Average: 4.6 (76 votes)

April 12, 1977

Bloomington, MN US

Met Center


Setlists during this tour include: The Song Remains The Same, (The Rover intro) Sick Again, Nobody's Fault But Mine, In My Time of Dying, Since I've Been Loving You, No Quarter, Ten Years Gone, Battle of Evermore, Going to California, Black Country Woman, Bron-Y-Aur Stomp, White Summer ~ Black Mountainside, Kashmir, (Out On the Tiles intro) Moby Dick, Jimmy Page solo, Achilles Last Stand, Stairway to Heaven, Rock and Roll.


77 programme

Click here to view the '77 Tour Programme
(interactive flipbook)

Press Review: The Zep was a test for the ears and they'll be at here tonight

WARNING: Mad Dogs may be hazardous to your health… Mad Dogs? Well, wasn't Led Zeppelin's original name? After "The New Yardbirds" and before Jimmy Page settled on Led Zep? I dunno.

After Tuesday night at the Metropolitan Sports Center, my ear drums are so fractured I may avoid music for the rest of the week.

LED ZEPPELIN IS one of the most celebrated bands in the world. And the  Zep, like it always does, sold out the Met Tuesday night. But what is surprising is the same band will do the same thing tonight at the Civic Center here in St. Paul.

That is, if the Zep ever finished sometime this morning. Because of lightning, thunder and fear of flying, the band didn't arrive in the Twin Cities Tuesday until a half hour after the 8 o'clock' scheduled concert time.

And it didn't hit the stage until 9:11. Sometime nearing midnight I crashed — dazed by three hours of crunching Jimmy Page guitar, soaring Robert Plant vocals, buzzing John Paul Jones' bass and keyboard work and bruising, crashing and thrashing on the drums by John Bonham.

Zep did a job on me — but then again, I expected it. Listening to Zep for an hour on the phonograph is enough to create ear buzz for a week. Which is too bad because Led Zeppelin is a group of superior talent.

"SKINNY JIMMY" Page is probably one of the best three guitarists ever to attempt rock 'n roll. The former poet from Heston in Middlesex, England, has a range exceeded by none and the clarity of wind chimes when he wants to play it that way.

Jones, a former Rolling Stones' session man, is a wonder of a keyboard player and Bonham, like Plant, emerged from Band of Joy to pound away with some of the best.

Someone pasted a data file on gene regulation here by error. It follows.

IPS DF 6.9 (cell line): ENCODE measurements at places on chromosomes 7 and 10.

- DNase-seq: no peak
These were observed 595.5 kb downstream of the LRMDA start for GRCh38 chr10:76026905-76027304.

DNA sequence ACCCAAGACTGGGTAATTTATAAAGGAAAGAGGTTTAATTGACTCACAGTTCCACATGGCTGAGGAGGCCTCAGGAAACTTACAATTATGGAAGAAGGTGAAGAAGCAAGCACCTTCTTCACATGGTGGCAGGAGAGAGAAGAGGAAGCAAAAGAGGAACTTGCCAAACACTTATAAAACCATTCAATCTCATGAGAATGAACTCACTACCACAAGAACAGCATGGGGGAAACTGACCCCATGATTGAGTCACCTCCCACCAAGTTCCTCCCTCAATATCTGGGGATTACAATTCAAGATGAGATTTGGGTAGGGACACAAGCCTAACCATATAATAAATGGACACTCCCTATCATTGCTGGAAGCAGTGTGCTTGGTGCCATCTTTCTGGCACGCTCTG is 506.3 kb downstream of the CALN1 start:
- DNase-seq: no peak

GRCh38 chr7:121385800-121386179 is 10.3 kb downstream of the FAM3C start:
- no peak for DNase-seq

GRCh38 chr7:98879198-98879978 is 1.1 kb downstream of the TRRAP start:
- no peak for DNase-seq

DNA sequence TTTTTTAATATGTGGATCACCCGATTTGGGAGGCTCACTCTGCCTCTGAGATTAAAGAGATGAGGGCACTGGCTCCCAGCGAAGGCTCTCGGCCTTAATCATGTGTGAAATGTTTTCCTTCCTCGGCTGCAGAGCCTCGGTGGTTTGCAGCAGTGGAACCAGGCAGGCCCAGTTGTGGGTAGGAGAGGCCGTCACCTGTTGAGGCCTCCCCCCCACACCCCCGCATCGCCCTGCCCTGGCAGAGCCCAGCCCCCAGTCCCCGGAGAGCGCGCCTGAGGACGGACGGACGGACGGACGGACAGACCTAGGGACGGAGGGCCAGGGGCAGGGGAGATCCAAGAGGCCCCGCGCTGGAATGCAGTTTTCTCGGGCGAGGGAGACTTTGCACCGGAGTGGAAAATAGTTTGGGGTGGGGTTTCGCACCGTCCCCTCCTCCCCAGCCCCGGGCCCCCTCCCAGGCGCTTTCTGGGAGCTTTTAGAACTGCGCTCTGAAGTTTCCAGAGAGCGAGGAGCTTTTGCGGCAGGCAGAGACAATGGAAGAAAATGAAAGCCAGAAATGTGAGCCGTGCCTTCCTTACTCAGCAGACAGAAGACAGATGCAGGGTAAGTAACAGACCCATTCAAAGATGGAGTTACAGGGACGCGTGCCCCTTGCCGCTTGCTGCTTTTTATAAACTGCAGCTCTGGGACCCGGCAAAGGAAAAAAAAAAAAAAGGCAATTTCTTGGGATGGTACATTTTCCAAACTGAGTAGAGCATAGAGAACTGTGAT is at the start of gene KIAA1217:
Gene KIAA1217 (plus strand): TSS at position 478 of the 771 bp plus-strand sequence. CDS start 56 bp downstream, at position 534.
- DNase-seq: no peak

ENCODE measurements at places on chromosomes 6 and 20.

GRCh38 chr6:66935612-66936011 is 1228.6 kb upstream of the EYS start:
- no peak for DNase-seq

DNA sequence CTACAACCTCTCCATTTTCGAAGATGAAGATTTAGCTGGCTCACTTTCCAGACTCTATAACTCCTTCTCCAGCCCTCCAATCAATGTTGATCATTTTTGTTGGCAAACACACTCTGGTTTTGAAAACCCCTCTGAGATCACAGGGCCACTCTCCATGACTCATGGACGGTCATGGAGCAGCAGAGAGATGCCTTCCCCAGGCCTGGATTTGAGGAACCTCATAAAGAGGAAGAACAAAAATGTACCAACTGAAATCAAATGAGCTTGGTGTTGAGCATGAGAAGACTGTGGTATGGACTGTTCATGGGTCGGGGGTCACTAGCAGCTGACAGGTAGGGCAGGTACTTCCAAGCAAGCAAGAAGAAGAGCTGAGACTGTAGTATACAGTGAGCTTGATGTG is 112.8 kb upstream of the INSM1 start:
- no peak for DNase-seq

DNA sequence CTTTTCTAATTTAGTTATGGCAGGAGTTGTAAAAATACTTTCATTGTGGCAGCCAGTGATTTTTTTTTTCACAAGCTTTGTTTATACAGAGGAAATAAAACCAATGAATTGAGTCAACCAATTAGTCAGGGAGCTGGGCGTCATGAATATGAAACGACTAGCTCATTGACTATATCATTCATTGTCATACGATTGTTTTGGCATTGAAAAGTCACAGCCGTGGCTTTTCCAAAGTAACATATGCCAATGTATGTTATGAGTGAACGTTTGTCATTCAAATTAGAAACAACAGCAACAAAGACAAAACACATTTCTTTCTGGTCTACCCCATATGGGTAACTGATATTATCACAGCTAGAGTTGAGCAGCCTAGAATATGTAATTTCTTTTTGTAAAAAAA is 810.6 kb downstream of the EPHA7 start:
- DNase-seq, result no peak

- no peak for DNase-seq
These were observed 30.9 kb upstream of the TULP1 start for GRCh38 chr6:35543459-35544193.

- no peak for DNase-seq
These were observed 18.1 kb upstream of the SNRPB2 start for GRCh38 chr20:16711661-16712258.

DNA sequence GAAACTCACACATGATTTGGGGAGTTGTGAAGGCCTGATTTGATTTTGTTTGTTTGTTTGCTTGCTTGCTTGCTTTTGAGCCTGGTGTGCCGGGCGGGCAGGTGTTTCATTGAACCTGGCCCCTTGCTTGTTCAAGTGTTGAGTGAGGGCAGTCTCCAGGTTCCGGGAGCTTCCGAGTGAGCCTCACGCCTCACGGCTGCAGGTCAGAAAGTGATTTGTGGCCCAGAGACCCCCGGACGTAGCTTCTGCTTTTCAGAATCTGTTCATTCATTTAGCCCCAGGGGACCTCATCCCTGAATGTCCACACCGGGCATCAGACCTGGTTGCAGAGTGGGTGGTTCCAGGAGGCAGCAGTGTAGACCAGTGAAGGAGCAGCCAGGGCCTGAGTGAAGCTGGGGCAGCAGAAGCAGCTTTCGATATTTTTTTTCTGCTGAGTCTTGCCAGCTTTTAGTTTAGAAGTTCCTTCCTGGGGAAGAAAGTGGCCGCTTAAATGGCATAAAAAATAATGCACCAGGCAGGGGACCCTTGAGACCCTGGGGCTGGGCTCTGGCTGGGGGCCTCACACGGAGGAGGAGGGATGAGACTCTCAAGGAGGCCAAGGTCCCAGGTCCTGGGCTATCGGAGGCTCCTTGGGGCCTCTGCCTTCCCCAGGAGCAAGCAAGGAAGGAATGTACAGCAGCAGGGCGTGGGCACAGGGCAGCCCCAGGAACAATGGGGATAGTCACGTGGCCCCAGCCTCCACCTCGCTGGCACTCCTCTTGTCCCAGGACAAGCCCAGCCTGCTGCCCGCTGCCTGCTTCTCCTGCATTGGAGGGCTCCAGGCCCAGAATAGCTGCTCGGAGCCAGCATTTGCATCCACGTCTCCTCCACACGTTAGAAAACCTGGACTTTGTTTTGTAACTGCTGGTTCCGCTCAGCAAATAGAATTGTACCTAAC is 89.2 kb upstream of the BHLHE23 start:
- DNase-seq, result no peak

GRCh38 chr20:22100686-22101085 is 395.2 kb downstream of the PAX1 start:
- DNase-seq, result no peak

Plant, himself, has the most distinctive voice in metallic music, a piercing, diving, anvil which thunders from under his delicately-curled reddish locks. It was nice to see him healthy again after a lengthy recovery from a near-fatal car crash in Greece two years ago.

BUT EVEN THOUGH Zep had a beautiful sound system Tuesday, the guttural roar from Page's shrieking guitar was enough to craze even the best of us.

Except the middle segment of the concert, which was an acoustic joy.

The Zep put away the hammers, the pliers, the saws and unveiled the quartet sitting four in a row, acoustics in hand, doing three songs including "Black Country Woman" and "California." At least I think those are the titles — I was a bit deaf by then and am unfamiliar with a couple of their albums but I think it's a mood first captured in "Houses of the

Page showered us with his versatility during the trio of songs, Jones did also and Plant actually revealed a brush of a voice rather than a sledgehammer.

SOMEWHERE IN THE wee hours, I expect they got into the "Stairway to Heaven" and "Whole Lotta Love" stuff — the music which earned them a place in the Rock Hail of Fame. Me, I fazed out with "Mag Dogs."

And Bonham's madness of a solo that did criminal work, abrasive damage, to my eardrums.

So if you're headed up to the Civic tonight, beware and don't get too close. And yes, thanks Bob - by Plant for wishing our Kicks  well this season and we'll give Mike Bailey your best.

And Jimmy Page, can you see if you can find James Patrick Page the poet sometime soon? The guy who used to play lead for the Yardbirds? The best session guitarist in England? I loved him madly, as the Duke might have said. By CHARLEY HALLMAN, Staff Writer, St. Paul Dispatch, April 1977.